There is clearly one condition, however, where the single-factor within-subject design would not be considered appropriate. When an intervention has a lingering or carryover effect, it is possible that it could interact with one of the other conditions to produce a differential carryover effect. In this case, counterbalancing does not control this threat to causal validity. For example, suppose a researcher is investigating the effects of a reading comprehension strategy (A) relative to the students' usual reading strategies (B). It is unlikely that students who receive the reading comprehension strategy (A) first will revert completely to their usual reading habits (B), even when told to do so. Thus, the reading performance under the two conditions is not a fair comparison, because students who receive the AB order are likely to do better under B conditions than students who receive the BA order. That is, intervention A carries over to intervention B, but intervention B does not carry over to intervention A.
Single-case designs. Another category of research designs where participants serve as their own control includes single-case designs (Kazdin, 1982). Although there are many variations of single-case designs, they share the property of repeated measurements of the outcome variable across different conditions, such as before and after the introduction of an intervention or across alternating interventions (an intervention involving changing criteria for performance). Single-case designs offer considerable flexibility because the units of analysis may consist of an individual, several individuals, dyads, small groups, classrooms, or even institutions (Levin, O'Donnell, & Kratochwill, 2003), and when implemented properly, single-case designs can provide strong evidence for causal validity (Kratochwill et al., 2010; Kratochwill & Levin, 2010), although generalizability to the larger population is still limited because the sample size is so small.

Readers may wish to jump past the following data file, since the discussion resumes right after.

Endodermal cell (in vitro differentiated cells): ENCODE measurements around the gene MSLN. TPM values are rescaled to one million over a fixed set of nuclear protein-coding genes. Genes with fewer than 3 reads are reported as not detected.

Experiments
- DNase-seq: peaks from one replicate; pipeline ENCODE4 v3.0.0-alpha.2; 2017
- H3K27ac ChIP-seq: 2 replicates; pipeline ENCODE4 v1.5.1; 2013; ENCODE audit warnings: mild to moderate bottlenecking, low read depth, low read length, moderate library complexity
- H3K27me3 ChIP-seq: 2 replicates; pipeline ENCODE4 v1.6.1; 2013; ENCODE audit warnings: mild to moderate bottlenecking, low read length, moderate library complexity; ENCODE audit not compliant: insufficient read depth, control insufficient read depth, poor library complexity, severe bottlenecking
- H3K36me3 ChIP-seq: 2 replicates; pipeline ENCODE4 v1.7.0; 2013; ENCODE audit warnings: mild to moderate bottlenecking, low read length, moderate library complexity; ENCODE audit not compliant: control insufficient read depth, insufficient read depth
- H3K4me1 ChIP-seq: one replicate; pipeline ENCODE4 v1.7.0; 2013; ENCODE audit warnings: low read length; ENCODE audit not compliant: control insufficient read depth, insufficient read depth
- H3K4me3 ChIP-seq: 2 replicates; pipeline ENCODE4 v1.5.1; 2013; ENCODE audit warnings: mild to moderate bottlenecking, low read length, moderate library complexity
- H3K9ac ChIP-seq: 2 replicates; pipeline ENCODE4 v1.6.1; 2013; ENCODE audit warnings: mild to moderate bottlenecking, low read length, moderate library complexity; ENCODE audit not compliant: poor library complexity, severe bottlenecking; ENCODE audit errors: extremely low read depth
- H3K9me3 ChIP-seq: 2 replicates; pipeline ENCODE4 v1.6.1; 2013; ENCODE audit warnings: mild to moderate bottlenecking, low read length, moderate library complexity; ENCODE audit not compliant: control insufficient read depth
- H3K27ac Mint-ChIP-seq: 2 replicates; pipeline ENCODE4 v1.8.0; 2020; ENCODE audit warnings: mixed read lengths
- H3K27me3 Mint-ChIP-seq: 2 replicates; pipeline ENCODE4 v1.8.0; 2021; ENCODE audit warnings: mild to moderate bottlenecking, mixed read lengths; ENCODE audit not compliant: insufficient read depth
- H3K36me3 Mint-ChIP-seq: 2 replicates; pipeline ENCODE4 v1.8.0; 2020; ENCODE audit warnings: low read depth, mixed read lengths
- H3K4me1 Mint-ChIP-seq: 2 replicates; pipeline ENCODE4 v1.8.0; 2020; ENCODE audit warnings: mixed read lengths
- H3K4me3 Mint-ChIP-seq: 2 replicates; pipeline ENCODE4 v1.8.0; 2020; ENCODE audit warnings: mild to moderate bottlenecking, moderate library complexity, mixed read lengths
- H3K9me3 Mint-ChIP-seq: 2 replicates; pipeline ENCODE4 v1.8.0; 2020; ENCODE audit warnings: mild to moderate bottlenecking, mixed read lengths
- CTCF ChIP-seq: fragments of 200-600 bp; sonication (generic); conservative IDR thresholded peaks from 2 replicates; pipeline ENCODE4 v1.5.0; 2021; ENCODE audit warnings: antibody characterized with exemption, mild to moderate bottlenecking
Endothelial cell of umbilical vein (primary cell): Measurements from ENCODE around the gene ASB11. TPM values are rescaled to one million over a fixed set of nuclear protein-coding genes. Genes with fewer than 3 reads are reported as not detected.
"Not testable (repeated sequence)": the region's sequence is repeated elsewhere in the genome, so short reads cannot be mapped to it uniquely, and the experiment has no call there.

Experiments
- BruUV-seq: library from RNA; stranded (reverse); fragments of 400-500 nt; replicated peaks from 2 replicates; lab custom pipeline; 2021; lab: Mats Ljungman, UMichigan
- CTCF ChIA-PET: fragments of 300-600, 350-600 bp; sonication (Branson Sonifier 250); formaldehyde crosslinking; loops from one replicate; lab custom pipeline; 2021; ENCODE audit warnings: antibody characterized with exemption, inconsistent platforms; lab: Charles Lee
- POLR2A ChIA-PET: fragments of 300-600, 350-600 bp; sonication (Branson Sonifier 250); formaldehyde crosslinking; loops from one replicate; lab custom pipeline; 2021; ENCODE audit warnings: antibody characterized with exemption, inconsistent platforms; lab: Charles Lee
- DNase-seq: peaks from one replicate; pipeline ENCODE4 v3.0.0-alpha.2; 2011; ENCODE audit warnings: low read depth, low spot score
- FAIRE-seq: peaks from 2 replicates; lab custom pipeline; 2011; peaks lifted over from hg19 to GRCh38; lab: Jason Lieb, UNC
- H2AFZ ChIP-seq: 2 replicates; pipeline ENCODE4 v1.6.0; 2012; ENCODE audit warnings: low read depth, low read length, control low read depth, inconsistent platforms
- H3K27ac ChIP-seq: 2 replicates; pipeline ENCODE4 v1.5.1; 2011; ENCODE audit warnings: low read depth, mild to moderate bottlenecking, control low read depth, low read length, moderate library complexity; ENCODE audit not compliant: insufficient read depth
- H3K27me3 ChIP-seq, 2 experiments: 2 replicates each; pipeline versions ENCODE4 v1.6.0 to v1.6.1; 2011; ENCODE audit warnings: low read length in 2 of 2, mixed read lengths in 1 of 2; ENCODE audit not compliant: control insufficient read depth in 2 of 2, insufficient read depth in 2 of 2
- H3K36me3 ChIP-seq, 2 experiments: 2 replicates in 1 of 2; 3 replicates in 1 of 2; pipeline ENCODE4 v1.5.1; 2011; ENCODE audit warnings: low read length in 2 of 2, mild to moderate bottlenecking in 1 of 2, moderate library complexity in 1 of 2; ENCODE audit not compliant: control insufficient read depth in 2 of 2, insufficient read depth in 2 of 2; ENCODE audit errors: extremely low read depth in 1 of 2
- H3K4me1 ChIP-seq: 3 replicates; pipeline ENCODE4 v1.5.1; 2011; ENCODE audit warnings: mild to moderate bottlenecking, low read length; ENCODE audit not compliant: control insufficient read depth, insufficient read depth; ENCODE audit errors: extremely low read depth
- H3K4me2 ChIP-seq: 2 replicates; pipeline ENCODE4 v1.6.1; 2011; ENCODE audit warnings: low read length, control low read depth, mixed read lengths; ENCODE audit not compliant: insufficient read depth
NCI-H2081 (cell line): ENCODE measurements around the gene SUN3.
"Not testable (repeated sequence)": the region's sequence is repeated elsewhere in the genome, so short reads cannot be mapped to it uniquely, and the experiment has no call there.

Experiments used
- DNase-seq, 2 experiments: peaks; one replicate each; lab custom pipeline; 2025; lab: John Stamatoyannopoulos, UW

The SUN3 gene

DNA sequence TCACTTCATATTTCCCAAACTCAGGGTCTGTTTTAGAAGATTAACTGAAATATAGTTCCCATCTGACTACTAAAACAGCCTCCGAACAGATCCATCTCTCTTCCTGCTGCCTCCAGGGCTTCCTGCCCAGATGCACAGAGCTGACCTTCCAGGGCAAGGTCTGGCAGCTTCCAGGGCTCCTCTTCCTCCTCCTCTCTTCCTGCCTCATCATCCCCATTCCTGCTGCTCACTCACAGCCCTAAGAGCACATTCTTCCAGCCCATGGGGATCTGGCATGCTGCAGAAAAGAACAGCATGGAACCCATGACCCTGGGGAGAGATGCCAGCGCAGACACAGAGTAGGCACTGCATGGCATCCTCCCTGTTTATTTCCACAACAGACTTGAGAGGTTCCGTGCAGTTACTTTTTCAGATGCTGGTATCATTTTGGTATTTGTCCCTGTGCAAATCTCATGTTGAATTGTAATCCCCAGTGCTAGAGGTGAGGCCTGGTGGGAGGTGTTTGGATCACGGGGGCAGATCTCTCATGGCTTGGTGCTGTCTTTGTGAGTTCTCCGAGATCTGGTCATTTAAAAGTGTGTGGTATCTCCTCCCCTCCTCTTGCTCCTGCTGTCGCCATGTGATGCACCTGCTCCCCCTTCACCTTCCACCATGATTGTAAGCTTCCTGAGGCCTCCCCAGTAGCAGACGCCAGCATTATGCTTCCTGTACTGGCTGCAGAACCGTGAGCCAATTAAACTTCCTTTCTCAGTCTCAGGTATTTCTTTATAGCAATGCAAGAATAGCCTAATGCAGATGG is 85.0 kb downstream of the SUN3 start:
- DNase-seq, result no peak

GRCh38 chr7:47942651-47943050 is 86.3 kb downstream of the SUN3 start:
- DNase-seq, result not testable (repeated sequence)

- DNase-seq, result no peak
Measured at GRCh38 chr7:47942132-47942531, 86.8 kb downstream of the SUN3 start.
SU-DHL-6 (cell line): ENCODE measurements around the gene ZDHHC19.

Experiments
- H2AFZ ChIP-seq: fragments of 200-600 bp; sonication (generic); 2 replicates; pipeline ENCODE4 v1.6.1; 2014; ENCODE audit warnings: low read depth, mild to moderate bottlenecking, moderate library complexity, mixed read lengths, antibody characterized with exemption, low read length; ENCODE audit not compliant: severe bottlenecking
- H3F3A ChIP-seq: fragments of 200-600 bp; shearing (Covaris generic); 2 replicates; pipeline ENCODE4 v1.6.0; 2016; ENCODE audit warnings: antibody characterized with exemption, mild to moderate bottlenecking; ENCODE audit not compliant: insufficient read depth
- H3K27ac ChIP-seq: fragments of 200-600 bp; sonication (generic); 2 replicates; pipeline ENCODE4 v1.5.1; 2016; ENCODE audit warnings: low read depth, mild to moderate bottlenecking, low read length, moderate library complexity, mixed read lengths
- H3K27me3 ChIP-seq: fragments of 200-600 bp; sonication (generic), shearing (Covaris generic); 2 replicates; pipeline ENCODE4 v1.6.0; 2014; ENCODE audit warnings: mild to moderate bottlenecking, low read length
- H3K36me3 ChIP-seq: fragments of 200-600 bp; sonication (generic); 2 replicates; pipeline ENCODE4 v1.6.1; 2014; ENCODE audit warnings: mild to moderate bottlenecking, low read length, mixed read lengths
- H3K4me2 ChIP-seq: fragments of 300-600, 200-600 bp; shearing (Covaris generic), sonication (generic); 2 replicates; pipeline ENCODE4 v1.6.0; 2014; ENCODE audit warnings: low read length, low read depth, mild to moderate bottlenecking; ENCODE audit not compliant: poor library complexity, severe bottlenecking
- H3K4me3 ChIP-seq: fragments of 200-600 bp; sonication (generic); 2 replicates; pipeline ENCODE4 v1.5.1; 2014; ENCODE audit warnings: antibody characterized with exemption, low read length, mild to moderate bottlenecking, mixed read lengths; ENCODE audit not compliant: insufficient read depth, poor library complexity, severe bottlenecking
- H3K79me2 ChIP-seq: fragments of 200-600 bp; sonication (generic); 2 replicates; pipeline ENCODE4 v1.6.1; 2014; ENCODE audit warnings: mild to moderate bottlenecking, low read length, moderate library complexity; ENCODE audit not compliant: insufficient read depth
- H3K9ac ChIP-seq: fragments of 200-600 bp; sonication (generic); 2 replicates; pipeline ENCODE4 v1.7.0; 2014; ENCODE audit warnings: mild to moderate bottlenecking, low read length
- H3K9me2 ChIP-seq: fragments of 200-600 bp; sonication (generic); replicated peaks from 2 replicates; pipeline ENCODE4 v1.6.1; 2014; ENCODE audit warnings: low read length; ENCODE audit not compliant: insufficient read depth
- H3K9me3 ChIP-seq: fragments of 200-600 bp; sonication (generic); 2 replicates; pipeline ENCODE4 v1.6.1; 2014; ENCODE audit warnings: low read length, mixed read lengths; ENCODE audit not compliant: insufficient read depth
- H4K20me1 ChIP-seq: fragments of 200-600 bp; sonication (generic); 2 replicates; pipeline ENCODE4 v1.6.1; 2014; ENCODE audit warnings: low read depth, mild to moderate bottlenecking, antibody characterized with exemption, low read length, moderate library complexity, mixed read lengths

In this paper we focus on the multiple-baseline design. It is a flexible single-case design that some argue offers the strongest support for making causal inferences about the effectiveness of interventions (Kratochwill & Levin, 2010). Figure 11 is a schematic representation of one possible multiple-baseline design. There are several prominent features of the multiple-baseline design that are crucial to strengthening internal validity. Its simplicity is that it involves only two phases per case, a baseline phase (A) and an intervention phase (B). A simple AB design with a single case would not control threats to internal validity or support generalization and does not meet evidence standards for making causal claims about an intervention. Notice, however, that the AB phases are replicated across three units or cases (for instance, students). Replication of an intervention effect across cases is a critical requirement for demonstrating experimental control, but it is not sufficient. If the introduction of the intervention occurs at the same time for each case, many threats to internal validity, such as concomitant events, are not controlled. Staggering the introduction of the intervention at different points in time for each individual, however, controls many threats to internal validity. If the outcome measure changes when, and only when, the intervention is introduced, the researcher has evidence of a functional or causal relationship between the intervention and the outcome measure.
Additional control over threats to internal validity can be introduced to the multiple-baseline design via two randomization schemes (Kratochwill & Levin, 2010). One way to introduce randomization into this design is to assign participants at random to the staggered intervention conditions. Additionally, the investigator could assign the timing of the intervention for each case at random. Random assignment, however, leaves open the possibility of having only a single baseline or post-intervention observation and identical starting points across cases. An alternative approach is the regulated randomization procedure (Koehler & Levin, 1998).